A Memorable Visit for St. Silvanus the Athonite & Elder Sophronius


Jesus Christ

I remember one memorable visit. A monk, a hermit, came to see us. He was about seventy years of age. He lived at a deserted spot between the Monastery and the hermitage, in a ravine by a stream in a wood. His face, ravaged, all wrinkles, looked grey and long unwashed; the dark-grey hair of his head and beard looked dirty, his greyish-blue eyes were sunk deep in their sockets. We had a long talk with him, and this is what he told us:

‘It is many years now that my soul suffers when I think of us monks. We have renounced the world, left our parents and our Motherland, given up everything that usually constitues life for people. We have pronounced our vows before God, the holy angels and our brethren to live according to Christ’s law. We have renounced our own will, and in effect lead a martyr’s life, and still we make no progress towards goodness. Will many of us be saved? I shall be the first to perish. I see others, too, who are slaves to their passions. And when I meet people of the world, I see that they live in profound ignorance, listless and unrepentant. And thus, little by little, without even noticing, I was drawn to pray for the world. The thought distressed me that if we, monks who have renounced the world, do not find salvation, what must it be like in the world? My sorrow gradually increased and I started weeping tears of despair. And now, last year when I was in such despair, tired of weeping, lying face down on the floor, the Lord appeared to me and asked, “Why weepest thou?” I was silent. “Dost thou not know that it is I Who will judge the world?” I still kept silent. The Lord says, “I will have mercy on every man who, if only once in his life, has called upon God”…The thought crossed my mind, “So what is the use of us tormenting ourselves day after day?” To which the Lord replied, “Those who suffer because of My commandment will be My friends in the Kingdom of Heaven: the others I will merely have mercy upon.” With this the Lord retired.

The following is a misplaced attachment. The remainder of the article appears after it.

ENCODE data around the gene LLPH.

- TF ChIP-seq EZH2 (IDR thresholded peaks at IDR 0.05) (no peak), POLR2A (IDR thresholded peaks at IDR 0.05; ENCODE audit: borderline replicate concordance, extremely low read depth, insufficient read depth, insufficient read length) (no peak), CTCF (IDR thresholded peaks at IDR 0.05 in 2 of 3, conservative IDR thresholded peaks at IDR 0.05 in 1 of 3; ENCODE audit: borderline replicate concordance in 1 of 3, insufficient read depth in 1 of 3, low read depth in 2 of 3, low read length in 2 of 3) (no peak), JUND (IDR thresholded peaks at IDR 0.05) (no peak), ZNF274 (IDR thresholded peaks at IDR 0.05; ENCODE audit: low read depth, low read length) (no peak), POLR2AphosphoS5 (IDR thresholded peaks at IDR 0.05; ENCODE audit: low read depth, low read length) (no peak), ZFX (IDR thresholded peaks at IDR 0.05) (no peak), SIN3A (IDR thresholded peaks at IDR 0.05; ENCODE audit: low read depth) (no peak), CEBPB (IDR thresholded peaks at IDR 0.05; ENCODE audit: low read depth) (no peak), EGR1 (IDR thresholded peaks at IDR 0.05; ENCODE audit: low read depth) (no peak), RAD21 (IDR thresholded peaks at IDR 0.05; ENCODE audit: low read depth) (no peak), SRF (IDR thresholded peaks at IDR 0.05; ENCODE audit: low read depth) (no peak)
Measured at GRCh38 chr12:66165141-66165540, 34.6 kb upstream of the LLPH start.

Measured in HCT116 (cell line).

Excerpt taken from the book: St. Silouan the Athonite, By: Archimandrie Sophronius (Sakharov)


2 Responses to “A Memorable Visit for St. Silvanus the Athonite & Elder Sophronius”

  1. 1 George Patsourakos November 5, 2009 at 4:20 pm

    Christ loves all human beings, but He especially loves those who abide by His commandments.

  1. 1 The Lord Jesus Christ Appears to a Despairing Monk « Salt of the Earth Trackback on January 11, 2010 at 12:08 am

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St. Mary of Egypt


St. Poemen the Great

"A man may seem to be silent, but if his heart is condemning others, he is babbling ceaselessly. But there may be another who talks from morning till night and yet he is truly silent, that is, he says nothing that is not profitable."

St. Gregory the Great

"Every day you provide your bodies with good to keep them from failing. In the same way your good works should be the daily nourishment of your hearts. Your bodies are fed with food and your spirits with good works. You aren't to deny your soul, which is going to live forever, what you grant to your body, which is going to die."

St. Paisius Velichkovsky

"Remember, O my soul, the terrible and frightful wonder: that your Creator for your sake became Man, and deigned to suffer for the sake of your salvation. His angels tremble, the Cherubim are terrified, the Seraphim are in fear, and all the heavenly powers ceaselessly give praise; and you, unfortunate soul, remain in laziness. At least from this time forth arise and do not put off, my beloved soul, holy repentance, contrition of heart and penance for your sins."

St. Tikhon of Zadonsk

“Prayer does not consist merely in standing and bowing your body or in reading written prayers….it is possible to pray at all times, in all places, with mind and spirit. You can lift up your mind and heart to God while walking, sitting, working, in a crowd and in solitude. His door is always open, unlike man’s. We can always say to Him in our hearts Lord , Lord have mercy.”

St. John of Kronstadt

The candles lit before the icons of the Theotokos are a symbol of the fact that She is the Mother of the Unapproachable Light, and also of Her most pure and burning love for God and Her love for mankind.

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